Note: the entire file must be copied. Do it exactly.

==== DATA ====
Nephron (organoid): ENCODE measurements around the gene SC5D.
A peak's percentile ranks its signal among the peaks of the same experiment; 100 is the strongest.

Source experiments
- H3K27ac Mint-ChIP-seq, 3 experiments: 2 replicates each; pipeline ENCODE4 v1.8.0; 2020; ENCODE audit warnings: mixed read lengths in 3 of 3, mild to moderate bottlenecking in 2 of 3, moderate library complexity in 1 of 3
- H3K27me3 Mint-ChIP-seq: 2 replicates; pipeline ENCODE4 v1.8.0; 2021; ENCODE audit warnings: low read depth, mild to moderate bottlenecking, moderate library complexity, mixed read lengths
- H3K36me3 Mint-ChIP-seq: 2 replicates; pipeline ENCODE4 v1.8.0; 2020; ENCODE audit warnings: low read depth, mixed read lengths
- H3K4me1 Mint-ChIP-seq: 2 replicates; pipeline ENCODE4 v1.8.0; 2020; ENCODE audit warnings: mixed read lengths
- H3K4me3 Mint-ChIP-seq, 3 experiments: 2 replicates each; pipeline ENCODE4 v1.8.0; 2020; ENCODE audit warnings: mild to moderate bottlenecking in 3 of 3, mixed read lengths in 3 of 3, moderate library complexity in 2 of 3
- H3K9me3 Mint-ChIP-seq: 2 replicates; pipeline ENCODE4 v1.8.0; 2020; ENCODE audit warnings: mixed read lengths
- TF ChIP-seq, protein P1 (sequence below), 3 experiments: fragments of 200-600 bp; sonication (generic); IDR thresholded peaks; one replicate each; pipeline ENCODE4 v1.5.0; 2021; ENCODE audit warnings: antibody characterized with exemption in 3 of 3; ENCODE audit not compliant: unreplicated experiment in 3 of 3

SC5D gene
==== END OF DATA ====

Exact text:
Nephron (organoid): ENCODE measurements around the gene SC5D.
A peak's percentile ranks its signal among the peaks of the same experiment; 100 is the strongest.

Source experiments
- H3K27ac Mint-ChIP-seq, 3 experiments: 2 replicates each; pipeline ENCODE4 v1.8.0; 2020; ENCODE audit warnings: mixed read lengths in 3 of 3, mild to moderate bottlenecking in 2 of 3, moderate library complexity in 1 of 3
- H3K27me3 Mint-ChIP-seq: 2 replicates; pipeline ENCODE4 v1.8.0; 2021; ENCODE audit warnings: low read depth, mild to moderate bottlenecking, moderate library complexity, mixed read lengths
- H3K36me3 Mint-ChIP-seq: 2 replicates; pipeline ENCODE4 v1.8.0; 2020; ENCODE audit warnings: low read depth, mixed read lengths
- H3K4me1 Mint-ChIP-seq: 2 replicates; pipeline ENCODE4 v1.8.0; 2020; ENCODE audit warnings: mixed read lengths
- H3K4me3 Mint-ChIP-seq, 3 experiments: 2 replicates each; pipeline ENCODE4 v1.8.0; 2020; ENCODE audit warnings: mild to moderate bottlenecking in 3 of 3, mixed read lengths in 3 of 3, moderate library complexity in 2 of 3
- H3K9me3 Mint-ChIP-seq: 2 replicates; pipeline ENCODE4 v1.8.0; 2020; ENCODE audit warnings: mixed read lengths
- TF ChIP-seq, protein P1 (sequence below), 3 experiments: fragments of 200-600 bp; sonication (generic); IDR thresholded peaks; one replicate each; pipeline ENCODE4 v1.5.0; 2021; ENCODE audit warnings: antibody characterized with exemption in 3 of 3; ENCODE audit not compliant: unreplicated experiment in 3 of 3

SC5D gene